9. Thank you for the kind words! I've really enjoyed working on this guy, and I'm glad that people have enjoyed the thread. There's still a bit to be done with him, and then I'll likely futz around with cleanup for awhile. I'm sure there are a 101 spots that could use touch-up. And I do think regular sized minis are what I'll be doing next. The sheer size of Rauthuros makes him a bit daunting. I do have some other 'large' miniatures (namely some awesome giants) in my queue, but I think the next few will be nice and normal sized critters.
  10. I am actually a big fan of Otherworld miniatures - they often have a lot of character and they also do a lot of wonderful retro goodness. That priest looks spiffy!
  11. It appears it is not too late at all! I managed to scrap off a likely circle of snow around the area immediately below the 'heat' of the blade. I used one of those wax sculpting tools for this. I did dab on a smidgen of brown ink to 'dirty up' the ground made visible. I'm trying this with a bit of Realistic Water from Woodland Scenics. I've found pouring just a bit into the cap from a bottled water works well. Note, when using this stuff, dab it on with an old junky brush specifically for these sort of things - the stuff gets gunky and I wouldn't want it on any brush that I'd use for fine details. I dabbed in just a tiny, tiny, tiny amount of the orange-ish color. And I mean tiny. Pigment in this realistic water goes a *long* way. I'm thinking it might be cool to have the 'wet' spot from the thawed snow look a tinge orange-ish, as if it is reflecting the heat a tad. Applied one coat: Waited maybe 20 minutes (the stuff dries slooow - hours really) for it to slightly stiffen, then applied a second coat: It's looking pretty good as far as I can tell. A little bit of the 'water' bunched up as a drop underneath the melt, which looks sort of perfect. Now just to let it dry and see if another layer is necessary or not.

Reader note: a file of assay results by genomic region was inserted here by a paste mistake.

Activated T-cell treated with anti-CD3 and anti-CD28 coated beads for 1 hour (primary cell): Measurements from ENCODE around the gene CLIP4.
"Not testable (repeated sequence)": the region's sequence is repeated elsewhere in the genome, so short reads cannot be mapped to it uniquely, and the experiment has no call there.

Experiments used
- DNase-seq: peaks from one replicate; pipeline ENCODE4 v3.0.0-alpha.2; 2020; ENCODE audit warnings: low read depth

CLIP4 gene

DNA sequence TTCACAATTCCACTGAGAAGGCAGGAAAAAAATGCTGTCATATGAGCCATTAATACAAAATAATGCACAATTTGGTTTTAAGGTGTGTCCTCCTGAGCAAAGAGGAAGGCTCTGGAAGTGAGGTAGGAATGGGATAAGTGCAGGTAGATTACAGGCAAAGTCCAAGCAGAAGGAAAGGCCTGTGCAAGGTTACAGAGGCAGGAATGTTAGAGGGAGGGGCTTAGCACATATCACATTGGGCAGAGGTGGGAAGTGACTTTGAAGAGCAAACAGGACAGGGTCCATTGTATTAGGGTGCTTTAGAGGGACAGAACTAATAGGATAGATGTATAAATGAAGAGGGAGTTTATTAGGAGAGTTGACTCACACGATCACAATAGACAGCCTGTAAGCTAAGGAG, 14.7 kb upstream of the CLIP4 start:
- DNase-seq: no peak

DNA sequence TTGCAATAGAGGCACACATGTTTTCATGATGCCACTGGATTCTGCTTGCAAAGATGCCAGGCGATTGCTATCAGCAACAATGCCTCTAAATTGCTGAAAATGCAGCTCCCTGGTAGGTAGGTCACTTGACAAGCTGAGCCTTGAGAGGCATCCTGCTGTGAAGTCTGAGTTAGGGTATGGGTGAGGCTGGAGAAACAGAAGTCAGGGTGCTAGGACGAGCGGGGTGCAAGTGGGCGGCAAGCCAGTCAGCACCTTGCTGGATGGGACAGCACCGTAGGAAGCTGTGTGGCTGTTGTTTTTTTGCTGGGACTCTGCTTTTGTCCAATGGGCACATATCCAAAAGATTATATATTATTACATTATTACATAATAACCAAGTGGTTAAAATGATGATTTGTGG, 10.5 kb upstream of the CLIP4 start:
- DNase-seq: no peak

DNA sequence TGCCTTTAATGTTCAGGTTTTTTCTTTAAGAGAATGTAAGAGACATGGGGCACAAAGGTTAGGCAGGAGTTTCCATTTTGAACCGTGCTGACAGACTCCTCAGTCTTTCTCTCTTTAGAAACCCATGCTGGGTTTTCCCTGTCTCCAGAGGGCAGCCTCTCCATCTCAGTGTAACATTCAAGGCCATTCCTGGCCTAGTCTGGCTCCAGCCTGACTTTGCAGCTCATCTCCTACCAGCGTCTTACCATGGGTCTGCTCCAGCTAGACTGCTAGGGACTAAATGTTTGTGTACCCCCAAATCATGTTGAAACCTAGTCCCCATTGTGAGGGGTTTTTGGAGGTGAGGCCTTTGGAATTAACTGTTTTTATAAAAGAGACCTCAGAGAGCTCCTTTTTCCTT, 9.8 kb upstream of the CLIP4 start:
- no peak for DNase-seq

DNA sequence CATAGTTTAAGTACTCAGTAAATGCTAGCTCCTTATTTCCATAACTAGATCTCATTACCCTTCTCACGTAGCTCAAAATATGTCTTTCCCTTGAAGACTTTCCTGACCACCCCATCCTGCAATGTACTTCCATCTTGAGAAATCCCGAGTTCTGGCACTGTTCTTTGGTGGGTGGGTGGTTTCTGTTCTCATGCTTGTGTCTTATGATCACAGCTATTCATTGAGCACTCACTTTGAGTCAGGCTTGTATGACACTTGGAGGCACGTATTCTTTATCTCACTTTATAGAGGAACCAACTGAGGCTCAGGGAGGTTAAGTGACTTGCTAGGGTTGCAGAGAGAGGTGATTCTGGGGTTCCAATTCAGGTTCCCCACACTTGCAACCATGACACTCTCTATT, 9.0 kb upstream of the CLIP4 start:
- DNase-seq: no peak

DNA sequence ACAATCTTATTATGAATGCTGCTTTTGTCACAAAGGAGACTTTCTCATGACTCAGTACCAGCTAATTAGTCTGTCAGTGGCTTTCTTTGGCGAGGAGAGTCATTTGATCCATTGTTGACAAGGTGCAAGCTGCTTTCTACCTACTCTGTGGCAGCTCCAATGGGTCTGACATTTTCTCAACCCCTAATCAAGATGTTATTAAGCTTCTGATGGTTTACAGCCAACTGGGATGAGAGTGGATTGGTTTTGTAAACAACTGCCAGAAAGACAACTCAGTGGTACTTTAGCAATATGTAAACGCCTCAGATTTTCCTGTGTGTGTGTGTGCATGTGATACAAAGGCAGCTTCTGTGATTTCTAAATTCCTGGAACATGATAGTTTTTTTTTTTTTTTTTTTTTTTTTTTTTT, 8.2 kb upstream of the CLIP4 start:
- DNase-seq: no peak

12. !! I like this. Originally I had thought it might be awesome to have his left side somehow 'frozen' in a layer of ice, and his right side thawed out - as if the heat of the blade was awakening him from an icy prison. But - the logistics seemed a bit much.
  13. TIME FOR SNOOOOWWW. I first mixed together some Woodland Scenics 'Soft Flake Snow' with PVA glue. I'm looking to get a thick, workable, almost 'cookie dough' sort of consistency. Then, glop it on!
  14. Beautiful job! I love old mini's. You did an excellent job here.
  15. This is a good point and I'll have to think about this. I suppose I was thinking the heat from sword was pretty extreme - thus, lots of light! Maybe I could broaden the molten effect so that it goes a bit further down the blade. Thank you for the feedback.
  16. I actually think that's pretty good. I'm only just trying the technique myself (Rauthuros in WIP). So, take the advice below with that in mind. It looks like the paint for the OSL is thinned enough, but maybe not quite consistent in its application. Perhaps try just getting a smidgen of the glaze on the barest tip of your brush and filling in those small gaps in the reflections where the color seems a bit 'thin'. To help the transition between the reflection and the metallic of the mini, you can also get a really thin glaze of the metallic color you used, and very light apply some around the edges of the reflection. This can help with any drying stains as well as make the transition from the green to the metallic 'smooth'.
  17. The blade is awesome! I have yet to try that effect but it is extremely effective.
  18. A bit done on Sunday! Red runes for his upper left wrist band, blue runes (and sheen) for left-hand sword. More clean up on OSL.